So, whether seasonal allergies have got you down, or the discomfort of blocked sinuses from a cold or flu has you feeling rotten, or the kids have brought home a nasty cold bug that’s gone straight to your lungs and sinuses… an essential oil blend of eucalyptus, peppermint, thyme, rosemary, and bergamot (or any combination of the above) can help.
The combined healing properties of these five essential oils will make a blend extremely beneficial for helping with the symptoms caused by:
- chronic obstructive pulmonary disease (COPD)
- sinus infections
5 Ways to Use Essential Oils for Respiratory Health
Whether you decide to make your own blend of respiratory essential oils or simply use any of them individually, here are five ways to unclog stuffed sinuses, soothe coughs, and help ward off bacteria and viruses. (Note: Organixx used to sell Exxhale Essential Oil Blend that was a comination of the 5 oils discussed above. If you still have any Exxhale, you can use it in all of these ways.)
#1. Direct Inhalation
To reduce coughing, ease nasal congestion and inflamed sinuses, place a couple of drops of oil (or your own respiratory blend) into your palms. Rub your hands together and place them over your nose and mouth, getting a good tight seal while being careful to avoid your eyes which will be sensitive to the vapors. Breathe the aroma in deeply for a few moments, holding the vapor in your lungs for as long as you can. This is a very quick way of getting the essential oils into your lungs and bloodstream.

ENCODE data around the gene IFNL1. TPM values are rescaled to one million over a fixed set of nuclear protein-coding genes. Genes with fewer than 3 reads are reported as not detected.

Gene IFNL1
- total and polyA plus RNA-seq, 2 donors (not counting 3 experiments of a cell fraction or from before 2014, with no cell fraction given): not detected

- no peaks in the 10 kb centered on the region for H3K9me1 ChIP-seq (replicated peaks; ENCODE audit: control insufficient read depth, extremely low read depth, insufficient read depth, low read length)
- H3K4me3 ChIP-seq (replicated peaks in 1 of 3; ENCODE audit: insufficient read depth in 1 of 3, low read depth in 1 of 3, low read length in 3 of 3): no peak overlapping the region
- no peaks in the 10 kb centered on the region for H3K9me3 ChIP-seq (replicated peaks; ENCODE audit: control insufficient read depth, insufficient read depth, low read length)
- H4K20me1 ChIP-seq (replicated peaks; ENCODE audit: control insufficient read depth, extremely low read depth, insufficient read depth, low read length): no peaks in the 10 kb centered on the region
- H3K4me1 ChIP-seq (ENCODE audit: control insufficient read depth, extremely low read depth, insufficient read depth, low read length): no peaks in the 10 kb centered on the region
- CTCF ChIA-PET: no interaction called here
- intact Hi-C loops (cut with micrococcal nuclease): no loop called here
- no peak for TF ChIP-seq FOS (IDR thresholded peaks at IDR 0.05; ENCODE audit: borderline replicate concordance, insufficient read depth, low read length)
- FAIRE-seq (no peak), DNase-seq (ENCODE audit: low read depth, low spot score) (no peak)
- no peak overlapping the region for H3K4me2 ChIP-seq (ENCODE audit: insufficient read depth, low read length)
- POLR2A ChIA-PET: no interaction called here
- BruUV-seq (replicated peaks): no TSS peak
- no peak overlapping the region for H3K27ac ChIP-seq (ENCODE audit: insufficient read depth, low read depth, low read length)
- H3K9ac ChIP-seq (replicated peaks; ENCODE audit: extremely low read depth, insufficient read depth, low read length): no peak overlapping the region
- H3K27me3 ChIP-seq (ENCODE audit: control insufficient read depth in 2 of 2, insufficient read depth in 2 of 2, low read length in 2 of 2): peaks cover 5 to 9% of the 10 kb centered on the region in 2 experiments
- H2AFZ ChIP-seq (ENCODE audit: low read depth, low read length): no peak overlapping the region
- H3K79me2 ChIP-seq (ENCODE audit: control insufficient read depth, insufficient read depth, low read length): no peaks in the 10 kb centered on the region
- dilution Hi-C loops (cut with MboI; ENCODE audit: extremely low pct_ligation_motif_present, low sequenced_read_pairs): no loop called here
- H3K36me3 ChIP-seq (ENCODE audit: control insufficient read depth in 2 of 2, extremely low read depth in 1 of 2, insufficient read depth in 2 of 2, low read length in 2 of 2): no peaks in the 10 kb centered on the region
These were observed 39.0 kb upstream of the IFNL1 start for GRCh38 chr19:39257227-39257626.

#2. Steam Inhalation
To minimize sinus pressure and a stuffed-up nose, fill a medium-size glass bowl or pan halfway with boiling water (about 2 or 3 cups) and place on a sturdy surface. Add 2-5 drops of essential oil to the hot water. Very carefully position yourself above the steam ensuring you don’t burn yourself. Drape a towel over your head and the bowl, forming a tent. Close your eyes and inhale the rising vapor with slow deep breaths for several minutes, taking breaks if needed.
#3. In the Shower
No time for sitting over a bowl of hot water? Dab a few drops of oil on the walls of your shower (slightly above where the water normally hits) or to a washcloth and place it on your shower floor away from the direct spray. Then inhale deeply as you shower. The hot water will release the oil vapor. You can also add a few drops to a warm wet washcloth and use it for inhalation.
Using a cool mist ultrasonic diffuser, diffuse your chosen oils to help guard your family against airborne bacteria, or to ease respiratory system symptoms like stuffy noses, coughing, and chest congestion.
#5. Direct Application
Apply topically to a congested chest or to the tip of your nose, diluting with an organic carrier oil like almond, coconut, or hempseed. Use a heavier dilution if you have sensitive skin or are using with older children. [Note: please consult with a qualified healthcare provider for guidance before using any essential oils with children.]
A Closing Note of Caution When Using Essential Oils for Respiratory Health
Never apply essential oils anywhere near your eyes, inside the ears, or to other sensitive regions of the body. Women who are pregnant or are breastfeeding should seek their doctor’s advice prior to using essential oils.